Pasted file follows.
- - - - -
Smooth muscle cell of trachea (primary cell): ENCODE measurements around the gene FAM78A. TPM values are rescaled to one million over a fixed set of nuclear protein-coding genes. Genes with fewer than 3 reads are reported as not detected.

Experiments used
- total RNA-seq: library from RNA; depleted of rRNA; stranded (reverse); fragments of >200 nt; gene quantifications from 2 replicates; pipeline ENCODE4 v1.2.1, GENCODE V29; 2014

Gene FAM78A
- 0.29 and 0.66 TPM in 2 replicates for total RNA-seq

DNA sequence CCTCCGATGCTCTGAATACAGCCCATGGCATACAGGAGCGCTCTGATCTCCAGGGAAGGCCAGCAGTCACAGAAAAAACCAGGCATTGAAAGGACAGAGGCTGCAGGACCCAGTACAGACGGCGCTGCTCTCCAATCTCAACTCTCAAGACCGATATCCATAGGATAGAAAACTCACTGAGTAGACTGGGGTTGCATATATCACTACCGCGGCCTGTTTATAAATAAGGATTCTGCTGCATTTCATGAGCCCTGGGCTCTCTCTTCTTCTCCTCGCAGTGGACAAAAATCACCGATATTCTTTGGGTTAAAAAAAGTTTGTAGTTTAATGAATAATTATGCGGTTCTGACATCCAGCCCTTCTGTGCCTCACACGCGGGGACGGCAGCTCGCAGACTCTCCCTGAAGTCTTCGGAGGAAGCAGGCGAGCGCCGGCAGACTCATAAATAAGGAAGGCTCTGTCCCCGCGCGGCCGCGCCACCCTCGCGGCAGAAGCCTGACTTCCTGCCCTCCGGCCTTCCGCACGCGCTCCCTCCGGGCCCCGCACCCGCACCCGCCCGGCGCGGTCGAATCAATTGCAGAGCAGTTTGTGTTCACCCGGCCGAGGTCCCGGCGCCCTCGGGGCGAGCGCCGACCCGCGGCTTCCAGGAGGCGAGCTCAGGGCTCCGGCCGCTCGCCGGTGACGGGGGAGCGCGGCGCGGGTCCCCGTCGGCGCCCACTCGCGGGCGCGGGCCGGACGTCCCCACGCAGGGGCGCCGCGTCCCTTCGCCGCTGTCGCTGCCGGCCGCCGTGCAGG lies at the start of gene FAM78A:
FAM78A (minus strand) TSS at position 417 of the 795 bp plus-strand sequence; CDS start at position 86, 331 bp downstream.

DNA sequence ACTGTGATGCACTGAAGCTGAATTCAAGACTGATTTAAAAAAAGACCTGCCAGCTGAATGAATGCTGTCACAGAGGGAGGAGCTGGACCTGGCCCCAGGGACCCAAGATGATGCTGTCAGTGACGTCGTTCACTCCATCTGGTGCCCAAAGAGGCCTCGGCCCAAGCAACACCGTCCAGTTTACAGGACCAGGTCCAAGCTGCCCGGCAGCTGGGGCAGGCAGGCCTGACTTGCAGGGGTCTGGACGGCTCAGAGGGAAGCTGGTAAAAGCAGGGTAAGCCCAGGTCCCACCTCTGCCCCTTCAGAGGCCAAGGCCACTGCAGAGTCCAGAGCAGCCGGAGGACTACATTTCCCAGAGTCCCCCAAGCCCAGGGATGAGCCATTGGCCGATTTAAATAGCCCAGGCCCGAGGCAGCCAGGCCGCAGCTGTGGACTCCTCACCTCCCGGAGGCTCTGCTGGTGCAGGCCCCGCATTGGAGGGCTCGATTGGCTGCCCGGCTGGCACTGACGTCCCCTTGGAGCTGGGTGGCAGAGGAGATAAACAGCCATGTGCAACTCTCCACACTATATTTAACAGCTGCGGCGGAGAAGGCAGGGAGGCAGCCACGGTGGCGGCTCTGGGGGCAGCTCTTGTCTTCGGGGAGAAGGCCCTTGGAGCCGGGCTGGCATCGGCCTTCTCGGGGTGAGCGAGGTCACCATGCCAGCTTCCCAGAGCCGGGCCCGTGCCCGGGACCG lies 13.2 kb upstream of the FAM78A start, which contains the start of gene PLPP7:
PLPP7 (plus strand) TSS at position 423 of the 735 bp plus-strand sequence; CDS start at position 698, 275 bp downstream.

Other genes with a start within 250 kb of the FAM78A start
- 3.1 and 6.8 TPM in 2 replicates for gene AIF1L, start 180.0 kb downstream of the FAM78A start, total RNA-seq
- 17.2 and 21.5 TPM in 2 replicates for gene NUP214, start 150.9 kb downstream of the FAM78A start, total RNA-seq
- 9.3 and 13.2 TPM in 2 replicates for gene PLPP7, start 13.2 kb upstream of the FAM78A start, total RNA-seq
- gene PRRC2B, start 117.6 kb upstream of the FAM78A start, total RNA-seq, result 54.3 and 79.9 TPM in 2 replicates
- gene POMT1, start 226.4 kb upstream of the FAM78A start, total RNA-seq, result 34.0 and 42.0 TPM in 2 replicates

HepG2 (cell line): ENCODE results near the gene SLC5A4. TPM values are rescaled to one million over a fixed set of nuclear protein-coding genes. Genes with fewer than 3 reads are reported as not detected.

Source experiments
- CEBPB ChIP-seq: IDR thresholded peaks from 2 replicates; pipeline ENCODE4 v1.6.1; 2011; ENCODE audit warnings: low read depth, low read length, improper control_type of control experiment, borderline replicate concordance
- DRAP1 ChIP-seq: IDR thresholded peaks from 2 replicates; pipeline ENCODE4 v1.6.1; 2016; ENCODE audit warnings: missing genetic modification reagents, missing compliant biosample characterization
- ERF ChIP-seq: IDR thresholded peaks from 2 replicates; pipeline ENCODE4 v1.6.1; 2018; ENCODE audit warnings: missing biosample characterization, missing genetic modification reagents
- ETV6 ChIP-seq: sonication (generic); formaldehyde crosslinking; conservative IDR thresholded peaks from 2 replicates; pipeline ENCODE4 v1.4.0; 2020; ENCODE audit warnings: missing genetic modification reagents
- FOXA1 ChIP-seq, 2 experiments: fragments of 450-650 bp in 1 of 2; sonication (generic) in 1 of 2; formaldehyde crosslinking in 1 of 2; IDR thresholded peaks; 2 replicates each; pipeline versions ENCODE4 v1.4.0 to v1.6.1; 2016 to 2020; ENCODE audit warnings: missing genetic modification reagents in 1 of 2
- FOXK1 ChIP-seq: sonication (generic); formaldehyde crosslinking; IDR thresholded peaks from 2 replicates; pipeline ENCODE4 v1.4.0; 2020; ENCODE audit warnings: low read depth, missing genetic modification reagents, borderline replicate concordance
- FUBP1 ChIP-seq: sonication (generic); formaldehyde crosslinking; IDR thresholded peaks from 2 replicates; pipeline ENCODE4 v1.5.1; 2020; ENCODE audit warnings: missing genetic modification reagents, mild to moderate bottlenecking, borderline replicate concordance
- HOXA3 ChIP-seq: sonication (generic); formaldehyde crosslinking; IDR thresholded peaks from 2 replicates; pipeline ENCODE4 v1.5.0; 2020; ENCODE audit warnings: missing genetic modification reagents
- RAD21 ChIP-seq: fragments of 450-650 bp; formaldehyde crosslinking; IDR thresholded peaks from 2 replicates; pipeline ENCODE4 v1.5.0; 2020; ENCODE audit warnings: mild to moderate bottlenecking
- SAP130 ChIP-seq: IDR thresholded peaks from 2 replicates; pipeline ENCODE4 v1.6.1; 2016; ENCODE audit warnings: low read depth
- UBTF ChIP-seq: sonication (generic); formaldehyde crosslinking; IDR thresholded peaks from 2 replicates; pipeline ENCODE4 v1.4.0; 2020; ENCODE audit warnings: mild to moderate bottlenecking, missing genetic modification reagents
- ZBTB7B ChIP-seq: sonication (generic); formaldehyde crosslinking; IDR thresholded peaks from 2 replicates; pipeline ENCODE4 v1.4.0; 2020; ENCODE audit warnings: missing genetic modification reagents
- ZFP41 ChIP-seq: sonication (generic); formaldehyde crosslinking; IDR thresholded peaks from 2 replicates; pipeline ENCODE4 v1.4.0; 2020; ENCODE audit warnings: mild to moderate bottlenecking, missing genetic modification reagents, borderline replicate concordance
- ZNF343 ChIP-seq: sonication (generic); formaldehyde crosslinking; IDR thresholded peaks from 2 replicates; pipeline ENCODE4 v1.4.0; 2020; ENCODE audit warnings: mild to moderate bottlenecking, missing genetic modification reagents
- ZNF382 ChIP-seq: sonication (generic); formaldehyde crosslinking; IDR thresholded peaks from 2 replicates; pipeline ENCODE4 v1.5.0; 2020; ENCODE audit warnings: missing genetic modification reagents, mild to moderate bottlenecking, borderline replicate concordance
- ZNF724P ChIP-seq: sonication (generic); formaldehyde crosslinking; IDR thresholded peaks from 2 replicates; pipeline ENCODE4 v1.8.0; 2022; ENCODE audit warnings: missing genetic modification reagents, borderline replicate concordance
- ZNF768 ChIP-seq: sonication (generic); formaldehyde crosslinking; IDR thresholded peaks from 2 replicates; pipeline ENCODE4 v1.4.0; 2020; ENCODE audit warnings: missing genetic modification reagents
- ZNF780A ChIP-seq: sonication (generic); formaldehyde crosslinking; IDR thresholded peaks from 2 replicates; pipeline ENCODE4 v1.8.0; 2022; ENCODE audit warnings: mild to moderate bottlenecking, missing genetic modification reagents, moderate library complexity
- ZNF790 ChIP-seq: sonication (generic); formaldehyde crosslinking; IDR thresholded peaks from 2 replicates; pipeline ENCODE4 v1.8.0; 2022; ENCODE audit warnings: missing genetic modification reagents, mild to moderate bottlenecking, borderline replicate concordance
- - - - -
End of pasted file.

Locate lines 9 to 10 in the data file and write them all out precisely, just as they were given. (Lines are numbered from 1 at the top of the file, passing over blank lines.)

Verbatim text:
PLPP7 (plus strand) TSS at position 423 of the 735 bp plus-strand sequence; CDS start at position 698, 275 bp downstream.

Other genes with a start within 250 kb of the FAM78A start